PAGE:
23rd December 2002 Statement
Minister of Immigration Responds to NZAMI Legal Challenge
Minister of Immigration, Lianne Dalziel, today said that the interim injunction proceedings brought by the NZ
Association of Migration & Investment (NZAMI) had been resolved as a result of an offer made by the NZ Immigration Service to defer decisions on
relevant General Skills category applicants until 31 March 2003 or until the substantive proceedings had been determined
by the High Court.
Lianne Dalziel further stated that it was the government’s intention to vigorously defend the NZAMI’s legal challenge to
certain minor aspects of the immigration policy changes brought in on 20 November 2002.
“It is important to remember that these legal proceedings are not a challenge to the substantive changes made by
government to residence and temporary entry immigration policies. Rather they are a challenge to the application of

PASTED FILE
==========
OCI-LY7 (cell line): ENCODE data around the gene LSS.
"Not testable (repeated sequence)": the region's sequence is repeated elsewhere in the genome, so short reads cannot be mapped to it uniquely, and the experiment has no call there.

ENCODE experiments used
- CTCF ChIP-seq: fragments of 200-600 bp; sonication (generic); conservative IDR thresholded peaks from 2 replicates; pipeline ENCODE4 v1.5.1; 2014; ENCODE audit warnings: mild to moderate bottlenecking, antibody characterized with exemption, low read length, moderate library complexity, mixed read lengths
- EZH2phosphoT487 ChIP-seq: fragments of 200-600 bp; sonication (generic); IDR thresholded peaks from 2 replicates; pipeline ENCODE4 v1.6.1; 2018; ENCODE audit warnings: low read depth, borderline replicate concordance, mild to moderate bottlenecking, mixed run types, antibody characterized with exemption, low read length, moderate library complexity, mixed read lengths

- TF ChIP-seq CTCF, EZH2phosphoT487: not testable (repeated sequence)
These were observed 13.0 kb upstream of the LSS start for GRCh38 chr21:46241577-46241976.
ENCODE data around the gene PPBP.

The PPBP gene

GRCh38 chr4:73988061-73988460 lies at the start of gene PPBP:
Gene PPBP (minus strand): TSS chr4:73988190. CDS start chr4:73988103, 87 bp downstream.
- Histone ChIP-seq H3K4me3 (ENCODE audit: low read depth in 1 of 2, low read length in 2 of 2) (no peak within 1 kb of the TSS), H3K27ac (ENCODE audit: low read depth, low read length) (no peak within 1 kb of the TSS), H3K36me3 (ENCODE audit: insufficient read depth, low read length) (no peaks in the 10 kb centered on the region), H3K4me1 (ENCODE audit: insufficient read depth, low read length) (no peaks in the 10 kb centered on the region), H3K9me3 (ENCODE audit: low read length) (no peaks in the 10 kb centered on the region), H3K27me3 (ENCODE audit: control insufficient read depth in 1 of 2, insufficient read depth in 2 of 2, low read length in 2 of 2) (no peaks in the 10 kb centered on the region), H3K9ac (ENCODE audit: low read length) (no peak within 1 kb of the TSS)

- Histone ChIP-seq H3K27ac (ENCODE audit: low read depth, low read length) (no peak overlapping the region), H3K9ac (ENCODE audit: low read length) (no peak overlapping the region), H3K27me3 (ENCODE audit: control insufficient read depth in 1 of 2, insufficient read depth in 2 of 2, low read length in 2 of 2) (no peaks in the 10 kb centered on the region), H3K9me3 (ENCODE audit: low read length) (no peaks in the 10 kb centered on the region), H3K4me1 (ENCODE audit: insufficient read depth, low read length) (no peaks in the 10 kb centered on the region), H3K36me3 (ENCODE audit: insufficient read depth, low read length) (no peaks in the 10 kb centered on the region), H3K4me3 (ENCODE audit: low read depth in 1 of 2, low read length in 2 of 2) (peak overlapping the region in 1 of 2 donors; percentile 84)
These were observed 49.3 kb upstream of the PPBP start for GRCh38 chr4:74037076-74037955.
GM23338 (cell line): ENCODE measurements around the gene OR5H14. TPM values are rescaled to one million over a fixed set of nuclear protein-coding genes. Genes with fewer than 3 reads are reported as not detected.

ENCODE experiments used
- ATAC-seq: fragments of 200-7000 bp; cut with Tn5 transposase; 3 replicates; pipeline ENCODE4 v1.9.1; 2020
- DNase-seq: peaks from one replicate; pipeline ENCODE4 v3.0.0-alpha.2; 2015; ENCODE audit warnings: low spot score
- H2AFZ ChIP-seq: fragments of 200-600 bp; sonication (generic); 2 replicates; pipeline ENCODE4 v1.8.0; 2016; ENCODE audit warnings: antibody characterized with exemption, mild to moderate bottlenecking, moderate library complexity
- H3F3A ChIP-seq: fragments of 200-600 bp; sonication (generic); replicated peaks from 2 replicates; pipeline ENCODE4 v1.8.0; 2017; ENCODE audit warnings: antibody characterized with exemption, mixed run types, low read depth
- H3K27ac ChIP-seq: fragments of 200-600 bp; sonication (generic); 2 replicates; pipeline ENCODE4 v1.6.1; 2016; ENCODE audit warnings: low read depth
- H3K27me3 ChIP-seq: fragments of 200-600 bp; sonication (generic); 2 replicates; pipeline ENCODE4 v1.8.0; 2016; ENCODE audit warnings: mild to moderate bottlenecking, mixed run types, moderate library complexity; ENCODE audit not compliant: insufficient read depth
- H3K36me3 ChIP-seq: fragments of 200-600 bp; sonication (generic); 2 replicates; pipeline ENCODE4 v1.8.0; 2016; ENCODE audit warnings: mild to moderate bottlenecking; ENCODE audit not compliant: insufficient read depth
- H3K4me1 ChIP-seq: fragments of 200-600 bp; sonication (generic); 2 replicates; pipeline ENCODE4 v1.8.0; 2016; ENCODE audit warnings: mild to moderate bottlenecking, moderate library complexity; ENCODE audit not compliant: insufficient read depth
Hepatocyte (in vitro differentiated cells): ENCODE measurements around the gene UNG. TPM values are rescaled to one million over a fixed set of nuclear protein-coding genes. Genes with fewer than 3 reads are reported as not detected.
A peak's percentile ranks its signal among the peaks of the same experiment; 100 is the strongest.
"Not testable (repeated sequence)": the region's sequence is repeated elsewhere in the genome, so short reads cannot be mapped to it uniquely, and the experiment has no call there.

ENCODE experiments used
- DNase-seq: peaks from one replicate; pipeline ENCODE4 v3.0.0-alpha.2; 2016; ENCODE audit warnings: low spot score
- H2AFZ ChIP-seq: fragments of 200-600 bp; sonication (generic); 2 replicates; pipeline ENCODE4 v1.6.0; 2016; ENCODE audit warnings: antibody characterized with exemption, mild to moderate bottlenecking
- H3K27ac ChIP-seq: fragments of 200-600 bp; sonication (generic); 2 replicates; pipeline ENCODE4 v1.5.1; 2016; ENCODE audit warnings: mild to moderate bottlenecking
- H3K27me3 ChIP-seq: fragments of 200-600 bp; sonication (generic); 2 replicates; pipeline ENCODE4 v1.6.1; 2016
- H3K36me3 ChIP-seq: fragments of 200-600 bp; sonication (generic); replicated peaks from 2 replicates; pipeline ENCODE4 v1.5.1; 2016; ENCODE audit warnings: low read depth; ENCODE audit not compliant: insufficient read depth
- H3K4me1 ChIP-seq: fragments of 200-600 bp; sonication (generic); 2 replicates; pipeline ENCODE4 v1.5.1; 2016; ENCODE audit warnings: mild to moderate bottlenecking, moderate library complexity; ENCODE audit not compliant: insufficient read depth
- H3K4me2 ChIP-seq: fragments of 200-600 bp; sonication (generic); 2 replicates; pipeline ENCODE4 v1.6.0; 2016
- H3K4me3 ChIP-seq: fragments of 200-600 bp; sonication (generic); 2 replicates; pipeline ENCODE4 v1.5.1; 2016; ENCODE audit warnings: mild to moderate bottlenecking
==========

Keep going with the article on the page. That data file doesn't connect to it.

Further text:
those changes to certain narrowly defined classes of persons who had other immigration applications outstanding as at 19
November 2002,” Lianne Dalziel said.
“The agreement reached today, simply places the relevant General Skills category applicants in a holding pattern, until
the matters before the court are finally determined,” Lianne Dalziel said.
Lianne Dalziel denied that the changes to the Job Search Visa policy and also to future Entrepreneur Residence
applications were retrospective.
“The Job Search Visa policy is simply unsustainable if we continue to invite people to come to New Zealand to search for
a relevant job offer that we know, through research and experience, they would not achieve in the six months allowed by
the visa, either due to insufficient English or having skills that are not in short supply in New Zealand,” Lianne
Lianne Dalziel said that the review of the 1999 Business Immigration Policy was underway, and she invited NZAMI to
direct its energies towards the development of strong business immigration policies for the benefit of New Zealand’s
economic development and the successful settlement of business migrants, rather than focussing on minor aspects of the